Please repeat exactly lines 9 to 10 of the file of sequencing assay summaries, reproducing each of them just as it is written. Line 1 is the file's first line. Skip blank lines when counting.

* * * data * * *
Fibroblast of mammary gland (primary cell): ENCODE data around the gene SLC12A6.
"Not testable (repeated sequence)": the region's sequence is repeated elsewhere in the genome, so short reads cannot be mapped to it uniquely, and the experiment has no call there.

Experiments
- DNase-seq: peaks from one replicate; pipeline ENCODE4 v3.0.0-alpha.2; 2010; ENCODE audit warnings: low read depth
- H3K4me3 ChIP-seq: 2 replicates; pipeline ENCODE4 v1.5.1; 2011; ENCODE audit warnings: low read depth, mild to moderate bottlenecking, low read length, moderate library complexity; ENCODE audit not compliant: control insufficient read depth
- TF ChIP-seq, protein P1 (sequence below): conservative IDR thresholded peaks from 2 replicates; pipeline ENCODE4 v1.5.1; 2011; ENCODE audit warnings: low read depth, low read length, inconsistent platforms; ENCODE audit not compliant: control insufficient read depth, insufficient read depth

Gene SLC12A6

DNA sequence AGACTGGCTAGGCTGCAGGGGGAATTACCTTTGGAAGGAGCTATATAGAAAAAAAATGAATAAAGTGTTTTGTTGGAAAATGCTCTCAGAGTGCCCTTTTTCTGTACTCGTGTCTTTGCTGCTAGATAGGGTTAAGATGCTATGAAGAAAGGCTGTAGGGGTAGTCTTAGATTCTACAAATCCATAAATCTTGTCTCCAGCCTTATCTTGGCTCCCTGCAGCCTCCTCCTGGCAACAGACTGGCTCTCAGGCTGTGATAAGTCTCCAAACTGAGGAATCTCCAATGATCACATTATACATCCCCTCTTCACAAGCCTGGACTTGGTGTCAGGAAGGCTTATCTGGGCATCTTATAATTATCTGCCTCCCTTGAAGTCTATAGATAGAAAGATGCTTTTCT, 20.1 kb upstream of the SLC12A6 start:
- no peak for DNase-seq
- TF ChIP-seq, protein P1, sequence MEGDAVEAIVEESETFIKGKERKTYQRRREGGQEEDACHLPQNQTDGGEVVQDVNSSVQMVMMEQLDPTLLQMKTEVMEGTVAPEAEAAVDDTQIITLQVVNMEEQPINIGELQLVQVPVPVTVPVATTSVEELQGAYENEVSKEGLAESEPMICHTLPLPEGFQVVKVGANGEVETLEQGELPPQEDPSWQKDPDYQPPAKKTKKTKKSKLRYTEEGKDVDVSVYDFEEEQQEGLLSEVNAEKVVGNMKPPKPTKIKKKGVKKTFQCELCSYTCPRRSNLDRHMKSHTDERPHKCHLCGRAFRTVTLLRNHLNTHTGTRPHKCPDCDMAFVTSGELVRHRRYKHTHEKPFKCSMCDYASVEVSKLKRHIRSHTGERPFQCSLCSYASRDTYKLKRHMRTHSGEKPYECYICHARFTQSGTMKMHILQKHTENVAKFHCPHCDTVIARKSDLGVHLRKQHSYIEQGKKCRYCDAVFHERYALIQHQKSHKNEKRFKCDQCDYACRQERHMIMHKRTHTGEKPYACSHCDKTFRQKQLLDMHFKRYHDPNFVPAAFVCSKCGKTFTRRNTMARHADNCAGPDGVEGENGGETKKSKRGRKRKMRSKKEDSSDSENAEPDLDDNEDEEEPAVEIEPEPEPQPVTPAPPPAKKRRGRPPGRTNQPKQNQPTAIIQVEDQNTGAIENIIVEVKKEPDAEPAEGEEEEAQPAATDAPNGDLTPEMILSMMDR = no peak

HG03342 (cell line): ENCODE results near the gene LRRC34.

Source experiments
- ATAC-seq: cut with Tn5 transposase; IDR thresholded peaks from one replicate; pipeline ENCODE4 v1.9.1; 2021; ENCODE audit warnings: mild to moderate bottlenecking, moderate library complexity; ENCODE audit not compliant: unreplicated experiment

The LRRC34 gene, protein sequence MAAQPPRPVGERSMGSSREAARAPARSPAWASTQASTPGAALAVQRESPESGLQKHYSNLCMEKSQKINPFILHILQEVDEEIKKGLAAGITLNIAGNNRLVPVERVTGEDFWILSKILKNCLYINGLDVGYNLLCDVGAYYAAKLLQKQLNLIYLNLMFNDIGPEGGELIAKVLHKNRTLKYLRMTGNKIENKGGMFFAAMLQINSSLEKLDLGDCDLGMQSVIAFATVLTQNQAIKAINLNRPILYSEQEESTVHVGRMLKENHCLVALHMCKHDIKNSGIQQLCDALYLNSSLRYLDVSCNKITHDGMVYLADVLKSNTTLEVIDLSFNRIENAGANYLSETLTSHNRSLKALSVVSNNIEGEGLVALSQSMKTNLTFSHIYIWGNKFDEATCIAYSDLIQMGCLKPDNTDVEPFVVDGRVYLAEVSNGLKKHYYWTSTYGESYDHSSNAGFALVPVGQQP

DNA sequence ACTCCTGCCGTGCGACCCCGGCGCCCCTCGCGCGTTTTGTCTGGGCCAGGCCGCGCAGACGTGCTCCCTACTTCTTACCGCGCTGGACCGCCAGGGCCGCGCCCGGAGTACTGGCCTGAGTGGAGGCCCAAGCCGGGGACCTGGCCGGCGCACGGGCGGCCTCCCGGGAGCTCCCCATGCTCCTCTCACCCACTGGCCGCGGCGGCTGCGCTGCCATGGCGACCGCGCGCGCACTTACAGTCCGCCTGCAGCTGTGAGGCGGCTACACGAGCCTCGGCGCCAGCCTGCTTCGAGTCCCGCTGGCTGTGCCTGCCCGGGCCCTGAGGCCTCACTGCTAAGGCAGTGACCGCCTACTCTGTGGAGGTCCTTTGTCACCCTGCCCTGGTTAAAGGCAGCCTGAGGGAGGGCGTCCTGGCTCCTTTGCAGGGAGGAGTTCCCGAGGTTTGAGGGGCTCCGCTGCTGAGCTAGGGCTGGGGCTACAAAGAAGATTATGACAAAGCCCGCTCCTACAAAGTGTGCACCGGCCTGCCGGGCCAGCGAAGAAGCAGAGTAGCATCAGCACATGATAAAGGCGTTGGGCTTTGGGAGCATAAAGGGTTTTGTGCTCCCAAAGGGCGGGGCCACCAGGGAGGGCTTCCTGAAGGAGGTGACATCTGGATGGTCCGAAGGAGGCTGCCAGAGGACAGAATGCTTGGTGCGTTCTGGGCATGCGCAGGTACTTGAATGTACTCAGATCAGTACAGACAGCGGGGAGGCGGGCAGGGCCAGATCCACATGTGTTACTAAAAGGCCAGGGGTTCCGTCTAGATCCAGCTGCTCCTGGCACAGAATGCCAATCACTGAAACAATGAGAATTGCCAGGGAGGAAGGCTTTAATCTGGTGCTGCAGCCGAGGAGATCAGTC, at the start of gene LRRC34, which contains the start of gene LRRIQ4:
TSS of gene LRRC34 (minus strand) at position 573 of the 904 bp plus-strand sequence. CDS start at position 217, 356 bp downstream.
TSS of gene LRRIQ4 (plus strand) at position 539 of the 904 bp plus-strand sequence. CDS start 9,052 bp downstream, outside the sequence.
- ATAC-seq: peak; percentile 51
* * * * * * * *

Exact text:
- no peak for DNase-seq
- TF ChIP-seq, protein P1, sequence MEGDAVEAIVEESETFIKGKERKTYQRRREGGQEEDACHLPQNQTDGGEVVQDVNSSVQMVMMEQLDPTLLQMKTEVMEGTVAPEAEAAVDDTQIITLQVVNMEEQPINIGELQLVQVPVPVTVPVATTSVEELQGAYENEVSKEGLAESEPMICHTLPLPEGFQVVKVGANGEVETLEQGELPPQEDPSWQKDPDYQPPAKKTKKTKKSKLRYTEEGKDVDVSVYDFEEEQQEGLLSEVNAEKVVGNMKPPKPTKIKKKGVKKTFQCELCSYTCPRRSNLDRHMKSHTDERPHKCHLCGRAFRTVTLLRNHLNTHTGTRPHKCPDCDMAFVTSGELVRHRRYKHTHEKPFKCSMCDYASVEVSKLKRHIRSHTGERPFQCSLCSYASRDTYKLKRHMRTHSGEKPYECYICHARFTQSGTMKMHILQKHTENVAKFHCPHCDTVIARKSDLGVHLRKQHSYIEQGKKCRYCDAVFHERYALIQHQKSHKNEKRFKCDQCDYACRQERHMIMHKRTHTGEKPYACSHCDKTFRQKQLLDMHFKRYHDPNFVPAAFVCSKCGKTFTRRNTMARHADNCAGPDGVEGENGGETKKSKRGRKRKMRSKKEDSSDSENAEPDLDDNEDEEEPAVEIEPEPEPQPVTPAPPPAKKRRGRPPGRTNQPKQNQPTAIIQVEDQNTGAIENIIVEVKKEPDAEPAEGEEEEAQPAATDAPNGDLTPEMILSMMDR = no peak